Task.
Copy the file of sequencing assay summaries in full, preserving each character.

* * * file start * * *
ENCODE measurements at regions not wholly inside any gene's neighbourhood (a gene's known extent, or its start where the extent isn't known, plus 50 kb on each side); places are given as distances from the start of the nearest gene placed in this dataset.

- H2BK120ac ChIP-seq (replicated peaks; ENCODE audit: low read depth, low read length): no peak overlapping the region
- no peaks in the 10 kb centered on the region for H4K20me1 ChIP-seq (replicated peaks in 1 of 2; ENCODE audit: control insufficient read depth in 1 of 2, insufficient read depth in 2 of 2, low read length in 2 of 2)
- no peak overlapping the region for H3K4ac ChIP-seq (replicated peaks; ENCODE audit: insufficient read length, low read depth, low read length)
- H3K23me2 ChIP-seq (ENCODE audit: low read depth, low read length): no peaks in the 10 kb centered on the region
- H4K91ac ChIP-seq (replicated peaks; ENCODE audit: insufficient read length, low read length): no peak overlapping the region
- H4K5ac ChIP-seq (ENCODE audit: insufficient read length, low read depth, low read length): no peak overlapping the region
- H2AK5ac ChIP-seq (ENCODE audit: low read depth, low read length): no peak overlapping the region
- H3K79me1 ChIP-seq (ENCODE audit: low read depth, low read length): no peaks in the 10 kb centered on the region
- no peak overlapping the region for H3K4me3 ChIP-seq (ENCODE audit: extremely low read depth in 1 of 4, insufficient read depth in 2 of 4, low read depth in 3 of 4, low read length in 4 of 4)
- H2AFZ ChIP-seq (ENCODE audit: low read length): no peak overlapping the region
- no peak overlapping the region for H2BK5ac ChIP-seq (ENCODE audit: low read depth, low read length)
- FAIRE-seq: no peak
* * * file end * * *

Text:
ENCODE measurements at regions not wholly inside any gene's neighbourhood (a gene's known extent, or its start where the extent isn't known, plus 50 kb on each side); places are given as distances from the start of the nearest gene placed in this dataset.

- H2BK120ac ChIP-seq (replicated peaks; ENCODE audit: low read depth, low read length): no peak overlapping the region
- no peaks in the 10 kb centered on the region for H4K20me1 ChIP-seq (replicated peaks in 1 of 2; ENCODE audit: control insufficient read depth in 1 of 2, insufficient read depth in 2 of 2, low read length in 2 of 2)
- no peak overlapping the region for H3K4ac ChIP-seq (replicated peaks; ENCODE audit: insufficient read length, low read depth, low read length)
- H3K23me2 ChIP-seq (ENCODE audit: low read depth, low read length): no peaks in the 10 kb centered on the region
- H4K91ac ChIP-seq (replicated peaks; ENCODE audit: insufficient read length, low read length): no peak overlapping the region
- H4K5ac ChIP-seq (ENCODE audit: insufficient read length, low read depth, low read length): no peak overlapping the region
- H2AK5ac ChIP-seq (ENCODE audit: low read depth, low read length): no peak overlapping the region
- H3K79me1 ChIP-seq (ENCODE audit: low read depth, low read length): no peaks in the 10 kb centered on the region
- no peak overlapping the region for H3K4me3 ChIP-seq (ENCODE audit: extremely low read depth in 1 of 4, insufficient read depth in 2 of 4, low read depth in 3 of 4, low read length in 4 of 4)
- H2AFZ ChIP-seq (ENCODE audit: low read length): no peak overlapping the region
- no peak overlapping the region for H2BK5ac ChIP-seq (ENCODE audit: low read depth, low read length)
- FAIRE-seq: no peak